17th of May historical highlights

Finn Roed
West Bloomfield, Mich.

Though under Swedish hegemony, the Norwegian Constitution was written and agreed upon by the Riksforsamling (the congregation of diverse segments of Norwegian society authorized to write the Constitution) on May 16.

On May 17, the Riksforsamling chose Prince Christian Frederik to be King of Norway.

On May 18, the Constitution was signed.

Several times since, the Constitution has been changed.

In the years that followed, there were many celebrations honoring the Constitution, which were sometimes rowdy and worrisome for the Swedish King, Carl Johan. One example is “Torveslaget” in 1829.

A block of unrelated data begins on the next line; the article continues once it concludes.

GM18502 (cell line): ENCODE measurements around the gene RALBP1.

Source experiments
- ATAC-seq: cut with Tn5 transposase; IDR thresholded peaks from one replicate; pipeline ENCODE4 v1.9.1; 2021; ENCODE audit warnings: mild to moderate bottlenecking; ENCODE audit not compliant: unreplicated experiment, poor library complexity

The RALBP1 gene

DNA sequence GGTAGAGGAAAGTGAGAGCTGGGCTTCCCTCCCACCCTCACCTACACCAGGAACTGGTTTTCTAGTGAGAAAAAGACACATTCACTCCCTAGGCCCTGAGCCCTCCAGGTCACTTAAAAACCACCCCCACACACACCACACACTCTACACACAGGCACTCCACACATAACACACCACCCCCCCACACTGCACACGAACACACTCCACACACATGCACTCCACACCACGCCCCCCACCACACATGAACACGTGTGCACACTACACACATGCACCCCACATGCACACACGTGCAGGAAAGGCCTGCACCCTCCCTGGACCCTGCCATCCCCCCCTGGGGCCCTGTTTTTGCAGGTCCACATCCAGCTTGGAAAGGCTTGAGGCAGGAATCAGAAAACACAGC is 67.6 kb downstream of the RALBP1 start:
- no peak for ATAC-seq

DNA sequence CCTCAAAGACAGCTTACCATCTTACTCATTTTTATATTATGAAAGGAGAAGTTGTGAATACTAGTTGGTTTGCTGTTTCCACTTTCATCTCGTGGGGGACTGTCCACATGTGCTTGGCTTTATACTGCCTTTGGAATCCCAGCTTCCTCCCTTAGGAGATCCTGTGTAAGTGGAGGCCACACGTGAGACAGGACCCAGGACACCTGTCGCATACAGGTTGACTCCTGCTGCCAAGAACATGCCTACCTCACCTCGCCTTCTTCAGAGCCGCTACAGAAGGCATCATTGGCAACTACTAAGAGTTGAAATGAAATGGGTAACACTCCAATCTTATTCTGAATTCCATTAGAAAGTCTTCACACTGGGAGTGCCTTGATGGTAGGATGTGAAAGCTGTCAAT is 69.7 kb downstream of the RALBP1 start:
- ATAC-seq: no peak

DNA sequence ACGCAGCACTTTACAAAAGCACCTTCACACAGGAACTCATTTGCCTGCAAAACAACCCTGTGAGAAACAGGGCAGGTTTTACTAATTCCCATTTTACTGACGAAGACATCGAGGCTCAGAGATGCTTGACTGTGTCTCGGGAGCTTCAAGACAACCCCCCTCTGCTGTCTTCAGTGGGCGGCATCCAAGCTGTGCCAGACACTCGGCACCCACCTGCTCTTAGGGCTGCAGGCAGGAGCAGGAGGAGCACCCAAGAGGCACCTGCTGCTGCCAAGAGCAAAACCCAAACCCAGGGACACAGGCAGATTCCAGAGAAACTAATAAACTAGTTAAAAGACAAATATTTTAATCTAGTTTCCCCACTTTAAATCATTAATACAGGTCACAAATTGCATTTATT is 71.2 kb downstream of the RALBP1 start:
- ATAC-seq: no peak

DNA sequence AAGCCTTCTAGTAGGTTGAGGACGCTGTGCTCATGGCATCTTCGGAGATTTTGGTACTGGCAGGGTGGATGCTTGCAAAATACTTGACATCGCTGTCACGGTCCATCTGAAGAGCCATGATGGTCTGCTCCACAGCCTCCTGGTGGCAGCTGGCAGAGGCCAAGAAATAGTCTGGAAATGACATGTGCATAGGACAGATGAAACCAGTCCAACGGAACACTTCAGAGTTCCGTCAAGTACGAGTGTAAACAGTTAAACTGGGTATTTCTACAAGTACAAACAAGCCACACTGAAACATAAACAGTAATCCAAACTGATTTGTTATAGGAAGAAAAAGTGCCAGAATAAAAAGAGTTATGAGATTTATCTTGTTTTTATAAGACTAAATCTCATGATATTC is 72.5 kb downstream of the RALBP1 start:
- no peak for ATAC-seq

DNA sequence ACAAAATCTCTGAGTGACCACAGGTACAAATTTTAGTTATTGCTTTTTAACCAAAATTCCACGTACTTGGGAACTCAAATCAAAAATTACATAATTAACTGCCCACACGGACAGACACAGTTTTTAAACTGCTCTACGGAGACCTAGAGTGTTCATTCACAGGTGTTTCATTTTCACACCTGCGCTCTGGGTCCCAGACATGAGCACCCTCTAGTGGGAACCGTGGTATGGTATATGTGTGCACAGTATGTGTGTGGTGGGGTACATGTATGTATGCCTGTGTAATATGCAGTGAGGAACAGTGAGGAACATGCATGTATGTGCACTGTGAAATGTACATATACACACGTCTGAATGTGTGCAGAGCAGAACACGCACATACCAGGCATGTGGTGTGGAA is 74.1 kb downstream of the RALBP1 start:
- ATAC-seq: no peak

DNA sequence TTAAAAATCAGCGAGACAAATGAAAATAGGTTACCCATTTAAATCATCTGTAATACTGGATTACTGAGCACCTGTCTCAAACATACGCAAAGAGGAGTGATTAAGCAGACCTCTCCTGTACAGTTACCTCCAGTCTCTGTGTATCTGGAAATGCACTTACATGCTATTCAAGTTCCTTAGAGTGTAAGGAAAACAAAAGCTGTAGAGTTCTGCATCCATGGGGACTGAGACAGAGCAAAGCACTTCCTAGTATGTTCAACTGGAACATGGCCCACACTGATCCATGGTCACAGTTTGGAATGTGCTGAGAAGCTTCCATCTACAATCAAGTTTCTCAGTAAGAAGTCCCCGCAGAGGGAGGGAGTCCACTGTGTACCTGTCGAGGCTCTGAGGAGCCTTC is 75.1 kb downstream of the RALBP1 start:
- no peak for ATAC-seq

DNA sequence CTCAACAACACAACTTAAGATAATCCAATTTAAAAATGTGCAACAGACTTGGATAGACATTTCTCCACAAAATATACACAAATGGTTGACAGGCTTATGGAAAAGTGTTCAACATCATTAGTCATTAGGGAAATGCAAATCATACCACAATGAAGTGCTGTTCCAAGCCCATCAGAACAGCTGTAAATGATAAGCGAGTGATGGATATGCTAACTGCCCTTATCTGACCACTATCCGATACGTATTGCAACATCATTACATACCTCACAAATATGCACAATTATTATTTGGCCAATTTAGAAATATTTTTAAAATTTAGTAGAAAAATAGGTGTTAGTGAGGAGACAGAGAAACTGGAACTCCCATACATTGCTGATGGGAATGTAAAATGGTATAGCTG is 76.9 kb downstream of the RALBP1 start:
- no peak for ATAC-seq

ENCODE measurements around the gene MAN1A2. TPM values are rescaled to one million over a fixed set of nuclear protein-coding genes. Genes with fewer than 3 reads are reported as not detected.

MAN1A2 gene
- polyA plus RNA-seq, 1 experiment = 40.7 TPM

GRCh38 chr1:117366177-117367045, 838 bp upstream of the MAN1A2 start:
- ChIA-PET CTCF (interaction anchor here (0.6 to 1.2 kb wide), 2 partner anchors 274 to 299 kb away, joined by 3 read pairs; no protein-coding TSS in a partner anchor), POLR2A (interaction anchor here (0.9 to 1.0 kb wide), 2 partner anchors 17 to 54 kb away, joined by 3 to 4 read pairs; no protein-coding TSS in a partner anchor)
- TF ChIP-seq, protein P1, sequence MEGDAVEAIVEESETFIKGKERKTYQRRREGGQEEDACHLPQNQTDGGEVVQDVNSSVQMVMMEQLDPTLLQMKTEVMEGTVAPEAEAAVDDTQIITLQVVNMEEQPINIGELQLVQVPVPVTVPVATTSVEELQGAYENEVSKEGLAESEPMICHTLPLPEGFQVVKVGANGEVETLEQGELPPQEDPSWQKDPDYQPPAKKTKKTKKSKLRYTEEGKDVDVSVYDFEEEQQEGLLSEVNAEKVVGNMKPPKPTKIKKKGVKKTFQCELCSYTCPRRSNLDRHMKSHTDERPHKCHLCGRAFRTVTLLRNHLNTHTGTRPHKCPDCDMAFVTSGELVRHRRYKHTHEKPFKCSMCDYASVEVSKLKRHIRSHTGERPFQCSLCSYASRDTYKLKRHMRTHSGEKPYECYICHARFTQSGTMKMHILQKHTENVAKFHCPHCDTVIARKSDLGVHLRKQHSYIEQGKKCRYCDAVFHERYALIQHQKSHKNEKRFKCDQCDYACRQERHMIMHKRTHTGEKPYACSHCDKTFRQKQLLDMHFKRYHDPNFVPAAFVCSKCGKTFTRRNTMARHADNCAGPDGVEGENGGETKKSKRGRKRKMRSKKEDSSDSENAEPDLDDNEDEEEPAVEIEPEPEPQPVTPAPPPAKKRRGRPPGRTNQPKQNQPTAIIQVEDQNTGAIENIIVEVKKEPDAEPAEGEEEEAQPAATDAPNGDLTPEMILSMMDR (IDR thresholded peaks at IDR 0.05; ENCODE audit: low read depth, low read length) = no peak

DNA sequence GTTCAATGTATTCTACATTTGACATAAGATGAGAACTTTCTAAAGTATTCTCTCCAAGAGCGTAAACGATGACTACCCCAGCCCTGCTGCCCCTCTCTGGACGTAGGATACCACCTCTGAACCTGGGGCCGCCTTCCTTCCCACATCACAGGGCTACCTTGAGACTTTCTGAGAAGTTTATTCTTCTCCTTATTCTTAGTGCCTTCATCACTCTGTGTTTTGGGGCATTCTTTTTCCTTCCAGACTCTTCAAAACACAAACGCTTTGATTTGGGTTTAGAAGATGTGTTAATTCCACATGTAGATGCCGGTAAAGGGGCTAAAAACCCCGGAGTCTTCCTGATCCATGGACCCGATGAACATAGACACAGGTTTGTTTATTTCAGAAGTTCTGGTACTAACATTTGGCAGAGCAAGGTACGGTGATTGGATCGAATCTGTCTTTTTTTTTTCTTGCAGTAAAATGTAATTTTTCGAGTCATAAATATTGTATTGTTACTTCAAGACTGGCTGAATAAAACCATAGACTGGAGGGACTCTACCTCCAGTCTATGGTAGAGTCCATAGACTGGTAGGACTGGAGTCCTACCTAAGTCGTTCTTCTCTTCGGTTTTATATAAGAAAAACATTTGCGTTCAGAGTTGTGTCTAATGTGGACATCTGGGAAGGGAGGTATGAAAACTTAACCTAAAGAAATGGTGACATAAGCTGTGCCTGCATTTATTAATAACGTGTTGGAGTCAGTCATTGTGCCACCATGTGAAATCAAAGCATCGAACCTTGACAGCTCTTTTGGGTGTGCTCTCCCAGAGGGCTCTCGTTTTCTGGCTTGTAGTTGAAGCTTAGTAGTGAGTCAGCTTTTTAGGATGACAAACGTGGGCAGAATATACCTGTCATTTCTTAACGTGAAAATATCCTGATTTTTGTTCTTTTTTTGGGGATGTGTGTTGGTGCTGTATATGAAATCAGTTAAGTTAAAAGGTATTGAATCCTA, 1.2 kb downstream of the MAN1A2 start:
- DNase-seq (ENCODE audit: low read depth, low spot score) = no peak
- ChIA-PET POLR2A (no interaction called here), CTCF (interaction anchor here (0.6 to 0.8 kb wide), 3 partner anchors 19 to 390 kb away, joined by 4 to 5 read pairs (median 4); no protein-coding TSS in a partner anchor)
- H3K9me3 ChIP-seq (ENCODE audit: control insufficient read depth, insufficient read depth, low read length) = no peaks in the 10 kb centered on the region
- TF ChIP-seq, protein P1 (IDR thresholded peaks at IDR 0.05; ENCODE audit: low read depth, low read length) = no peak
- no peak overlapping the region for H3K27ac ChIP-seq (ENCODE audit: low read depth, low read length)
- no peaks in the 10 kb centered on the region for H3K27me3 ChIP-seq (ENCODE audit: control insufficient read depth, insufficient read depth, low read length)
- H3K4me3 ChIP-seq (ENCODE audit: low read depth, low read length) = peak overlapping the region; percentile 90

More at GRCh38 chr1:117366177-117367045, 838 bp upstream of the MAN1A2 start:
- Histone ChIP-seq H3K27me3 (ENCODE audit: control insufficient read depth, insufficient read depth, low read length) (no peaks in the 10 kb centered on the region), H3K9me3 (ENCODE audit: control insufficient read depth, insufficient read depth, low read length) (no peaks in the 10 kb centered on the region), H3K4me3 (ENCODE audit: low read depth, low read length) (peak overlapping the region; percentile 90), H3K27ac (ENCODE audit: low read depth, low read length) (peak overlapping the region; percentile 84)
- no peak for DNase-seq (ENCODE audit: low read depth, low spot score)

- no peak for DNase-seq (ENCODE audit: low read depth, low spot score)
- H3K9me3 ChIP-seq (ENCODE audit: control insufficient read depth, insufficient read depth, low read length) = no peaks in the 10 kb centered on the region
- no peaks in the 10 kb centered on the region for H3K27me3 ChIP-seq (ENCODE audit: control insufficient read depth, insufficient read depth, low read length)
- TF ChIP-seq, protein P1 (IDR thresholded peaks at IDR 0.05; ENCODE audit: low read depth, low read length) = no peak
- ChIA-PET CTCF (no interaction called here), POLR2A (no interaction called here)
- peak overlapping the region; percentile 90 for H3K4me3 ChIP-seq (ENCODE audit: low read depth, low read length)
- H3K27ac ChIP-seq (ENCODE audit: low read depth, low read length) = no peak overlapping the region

In 1829, Henrik Wergeland held the first official oration at the monument of the parliamentary representative, Christian Krogh, in Christiania (later Oslo) to honor the constitution. It was only after King Karl Johan’s death in 1844 that the celebrations of the Constitution became more common.

During the 1850s, the foremost 17th of May speaker was Bjørnstjerne Bjørnson.

In 1859, he created a “fatherland song,” “Der ligger et land mot den evige snø”(There lies a country by the eternal snow). At the same time he created the famous national anthem “Ja vi elsker” (Yes, we love this country).

In 1870, Bjørnson conceived the brilliant idea of a flag parade for Norwegian children, which has become the heart of the 17th of May celebrations.

Is there any other country that celebrates its children to the extent that Norway does?

This article originally appeared in the May 8, 2015, issue of the Norwegian American Weekly.

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The Norwegian American is North America's oldest and only Norwegian newspaper, published since May 17, 1889.